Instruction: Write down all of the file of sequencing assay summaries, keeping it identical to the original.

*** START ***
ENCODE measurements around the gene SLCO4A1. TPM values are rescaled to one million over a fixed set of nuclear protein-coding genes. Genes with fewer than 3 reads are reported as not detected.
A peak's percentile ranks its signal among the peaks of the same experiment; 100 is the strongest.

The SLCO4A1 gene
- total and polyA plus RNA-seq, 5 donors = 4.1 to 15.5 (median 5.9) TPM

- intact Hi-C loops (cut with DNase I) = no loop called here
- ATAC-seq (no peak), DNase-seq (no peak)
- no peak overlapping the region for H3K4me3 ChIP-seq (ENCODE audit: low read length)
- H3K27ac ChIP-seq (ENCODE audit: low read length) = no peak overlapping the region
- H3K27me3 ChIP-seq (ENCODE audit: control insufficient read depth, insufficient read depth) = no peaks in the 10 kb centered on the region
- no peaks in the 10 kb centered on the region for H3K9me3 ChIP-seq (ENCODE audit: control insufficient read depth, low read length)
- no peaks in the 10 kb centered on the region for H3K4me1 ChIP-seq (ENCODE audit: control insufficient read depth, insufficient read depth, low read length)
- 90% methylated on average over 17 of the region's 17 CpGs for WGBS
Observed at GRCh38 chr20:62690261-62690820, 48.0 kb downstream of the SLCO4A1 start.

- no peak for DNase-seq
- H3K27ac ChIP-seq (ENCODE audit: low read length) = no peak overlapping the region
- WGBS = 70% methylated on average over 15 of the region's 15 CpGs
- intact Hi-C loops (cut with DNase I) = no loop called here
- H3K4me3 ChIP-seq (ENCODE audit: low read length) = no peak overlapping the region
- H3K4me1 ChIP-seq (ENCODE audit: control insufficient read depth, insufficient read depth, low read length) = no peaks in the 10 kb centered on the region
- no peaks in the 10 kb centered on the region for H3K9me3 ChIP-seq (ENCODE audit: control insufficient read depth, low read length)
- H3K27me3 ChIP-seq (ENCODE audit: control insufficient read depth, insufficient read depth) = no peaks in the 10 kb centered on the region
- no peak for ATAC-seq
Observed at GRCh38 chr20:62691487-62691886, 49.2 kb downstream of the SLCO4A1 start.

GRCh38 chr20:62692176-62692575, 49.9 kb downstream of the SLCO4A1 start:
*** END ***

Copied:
ENCODE measurements around the gene SLCO4A1. TPM values are rescaled to one million over a fixed set of nuclear protein-coding genes. Genes with fewer than 3 reads are reported as not detected.
A peak's percentile ranks its signal among the peaks of the same experiment; 100 is the strongest.

The SLCO4A1 gene
- total and polyA plus RNA-seq, 5 donors = 4.1 to 15.5 (median 5.9) TPM

- intact Hi-C loops (cut with DNase I) = no loop called here
- ATAC-seq (no peak), DNase-seq (no peak)
- no peak overlapping the region for H3K4me3 ChIP-seq (ENCODE audit: low read length)
- H3K27ac ChIP-seq (ENCODE audit: low read length) = no peak overlapping the region
- H3K27me3 ChIP-seq (ENCODE audit: control insufficient read depth, insufficient read depth) = no peaks in the 10 kb centered on the region
- no peaks in the 10 kb centered on the region for H3K9me3 ChIP-seq (ENCODE audit: control insufficient read depth, low read length)
- no peaks in the 10 kb centered on the region for H3K4me1 ChIP-seq (ENCODE audit: control insufficient read depth, insufficient read depth, low read length)
- 90% methylated on average over 17 of the region's 17 CpGs for WGBS
Observed at GRCh38 chr20:62690261-62690820, 48.0 kb downstream of the SLCO4A1 start.

- no peak for DNase-seq
- H3K27ac ChIP-seq (ENCODE audit: low read length) = no peak overlapping the region
- WGBS = 70% methylated on average over 15 of the region's 15 CpGs
- intact Hi-C loops (cut with DNase I) = no loop called here
- H3K4me3 ChIP-seq (ENCODE audit: low read length) = no peak overlapping the region
- H3K4me1 ChIP-seq (ENCODE audit: control insufficient read depth, insufficient read depth, low read length) = no peaks in the 10 kb centered on the region
- no peaks in the 10 kb centered on the region for H3K9me3 ChIP-seq (ENCODE audit: control insufficient read depth, low read length)
- H3K27me3 ChIP-seq (ENCODE audit: control insufficient read depth, insufficient read depth) = no peaks in the 10 kb centered on the region
- no peak for ATAC-seq
Observed at GRCh38 chr20:62691487-62691886, 49.2 kb downstream of the SLCO4A1 start.

GRCh38 chr20:62692176-62692575, 49.9 kb downstream of the SLCO4A1 start: